Another entry in the limp Martin Lawrence assembly line (Big Momma's House, Blue Streak, Nothing to Lose…), Black Knight has everything one has come to expect from the mugging comedian: a predictable plot, a do-nothing romance, countless opportunities for Lawrence to gawk and say "Damn!" and a dispiritingly low laugh to joke ratio. Obviously inspired by Mark Twain's A Connecticut Yankee in King Arthur's Court and seemingly made on the cheap during a Renaissance fair, Black Knight casts Lawrence as Jamal, an ambition-less theme park worker who accidentally falls into a time warp and winds up in 14th century England. While there, Jamal is introduced to all the usual fish-out-of-water plot devices (poor waste facilities, shoddy eating habits, women with different sensibilities), is mistaken for an honored messenger from Normandy and gets caught up in a scheme to dethrone the king, but the film shows an outright refusal to let anything besides Lawrence sit in the spotlight for any longer than a second. As a result, Black Knight is never more than a one man show and, considering the familiarity of all of the actor's overdone expressions and tired riffs on race, welfare and women, it's enough to leave you pleading for no moor
. (top)

Wesley Snipes, Kris Kristofferson, Leonor Valera, Ron Perlman, Donnie Yen, Daz Crawford, Luke Goss, Matt Schulze
Directed by: Guillermo Del Toro
Action, 108 min (14A) (New Line, 2002)

Looking back at it now, 1998's Blade was actually before its time, introducing Hong Kong-style action to Hollywood before The Matrix and spinning a film from a Marvel comic long before the recent Spider-Man-led surge. Blade II, on the other hand, feels distinctively like prechewed leather, with all of its slickness only masking a series of bits stolen from the first film, Alien and 1997's Mimic (which, like Blade II, was directed by Guillermo Del Toro). As the half-human, half-vampire Blade, Wesley Snipes has slightly loosened up from his stiff performance in the original and it is a welcome change. Still fighting off his urges to bite necks, here Blade is forced to team up with a group of bloodsuckers to fight a mutant breed of vampires known as Reapers that feed on man and vampires alike. Returning for the second go around is Kris Kristofferson as Blade's grizzled weapons expert (apparently, you only thought he died before), but the screenplay doesn't know what to do with him or the other secondary characters, either treating them as disposable meat or springboards for obvious plot twists. Though there are some fancy fight sequences here - shot by Del Toro with all of the expected comic book swoop - but this Blade is ultimately a little dull. (top) (back)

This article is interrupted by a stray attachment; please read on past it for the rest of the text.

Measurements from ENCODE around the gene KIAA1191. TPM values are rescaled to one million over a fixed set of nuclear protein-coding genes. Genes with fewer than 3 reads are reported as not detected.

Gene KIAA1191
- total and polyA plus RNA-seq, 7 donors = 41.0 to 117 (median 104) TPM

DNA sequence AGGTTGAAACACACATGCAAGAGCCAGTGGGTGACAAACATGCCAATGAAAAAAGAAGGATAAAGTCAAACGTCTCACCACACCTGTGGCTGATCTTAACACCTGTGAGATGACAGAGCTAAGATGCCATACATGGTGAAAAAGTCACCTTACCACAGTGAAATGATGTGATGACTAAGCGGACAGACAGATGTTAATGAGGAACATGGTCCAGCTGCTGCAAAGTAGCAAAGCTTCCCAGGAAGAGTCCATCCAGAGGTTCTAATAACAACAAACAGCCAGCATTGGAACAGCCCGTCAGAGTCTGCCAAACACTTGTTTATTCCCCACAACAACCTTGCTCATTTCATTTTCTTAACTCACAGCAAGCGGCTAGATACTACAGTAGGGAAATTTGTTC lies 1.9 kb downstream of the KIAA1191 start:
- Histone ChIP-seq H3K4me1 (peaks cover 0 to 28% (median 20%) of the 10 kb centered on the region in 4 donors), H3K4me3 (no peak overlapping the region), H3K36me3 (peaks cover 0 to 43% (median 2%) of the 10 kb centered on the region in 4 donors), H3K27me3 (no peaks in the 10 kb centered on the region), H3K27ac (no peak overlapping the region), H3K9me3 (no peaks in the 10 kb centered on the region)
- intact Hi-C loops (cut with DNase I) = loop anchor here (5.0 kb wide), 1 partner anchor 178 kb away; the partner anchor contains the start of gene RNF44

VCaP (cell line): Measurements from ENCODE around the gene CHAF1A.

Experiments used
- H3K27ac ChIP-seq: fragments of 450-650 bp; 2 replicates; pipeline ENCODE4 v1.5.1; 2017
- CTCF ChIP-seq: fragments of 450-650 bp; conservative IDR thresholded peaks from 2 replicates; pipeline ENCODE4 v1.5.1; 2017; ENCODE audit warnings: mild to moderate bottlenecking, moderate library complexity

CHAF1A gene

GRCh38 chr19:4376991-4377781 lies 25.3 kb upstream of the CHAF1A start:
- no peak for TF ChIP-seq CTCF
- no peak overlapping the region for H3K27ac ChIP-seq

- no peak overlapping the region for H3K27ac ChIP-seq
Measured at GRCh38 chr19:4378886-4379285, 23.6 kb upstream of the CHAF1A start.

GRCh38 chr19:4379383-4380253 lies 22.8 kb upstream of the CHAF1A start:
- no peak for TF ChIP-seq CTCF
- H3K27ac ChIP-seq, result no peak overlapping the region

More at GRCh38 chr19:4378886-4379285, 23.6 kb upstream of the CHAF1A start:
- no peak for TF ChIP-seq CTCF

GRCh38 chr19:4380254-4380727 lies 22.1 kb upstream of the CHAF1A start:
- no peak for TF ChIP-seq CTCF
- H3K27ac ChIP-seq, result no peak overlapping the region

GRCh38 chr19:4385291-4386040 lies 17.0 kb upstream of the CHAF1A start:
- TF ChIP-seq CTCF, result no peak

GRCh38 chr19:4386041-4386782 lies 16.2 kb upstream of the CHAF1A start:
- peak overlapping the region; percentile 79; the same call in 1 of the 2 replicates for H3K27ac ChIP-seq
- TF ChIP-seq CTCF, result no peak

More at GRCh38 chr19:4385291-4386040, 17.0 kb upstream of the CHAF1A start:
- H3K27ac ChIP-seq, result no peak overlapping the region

Kim Basinger, Rufus Sewell, Jimmy Smits, Holliston Coleman, Ian Holm, Angela Bettis, Dimitra Arliss, Christina Ricci
Directed by:
Chuck Russell
Thriller, 107 min
(14A) (Paramount, 2000)

The Exorcist, The Sixth Sense and The Ninth Gate all get pureed and turned into sour swill with this ludicrous good-versus-evil thriller. Kim Basinger, who foolishly followed up her L.A. Confidential Oscar win with this and the photogenic dud I Dreamed of Africa, plays Maggie, a single mother whose adopted daughter (Holliston Coleman) may just be the only one who can stop evil from taking over the Earth. As the diabolic cult leader who kidnaps Coleman, Rufus Sewell is more comical than menacing and he is done no favours by Chuck Russell's overwrought direction or the overwhelmingly silly screenplay. In fact, no one here escapes unscathed: not Basinger, as bland as a scream-queen can get; not Coleman, whose acting is limited to creepy stares; not Jimmy Smits, who wastes his time as a cop (Did he really miss NYPD Blue that quickly?); not even the computer-generated monsters, many of whom look as though they wish they were elsewhere. (top) (back)

Clint Eastwood, Jeff Daniels, Anjelica Huston, Wanda De Jesus, Tina Lifford, Dylan Walsh, Paul Rodriguez
Directed by: Clint Eastwood
Suspense, 110 min (14A) (Warner Bros., 2002)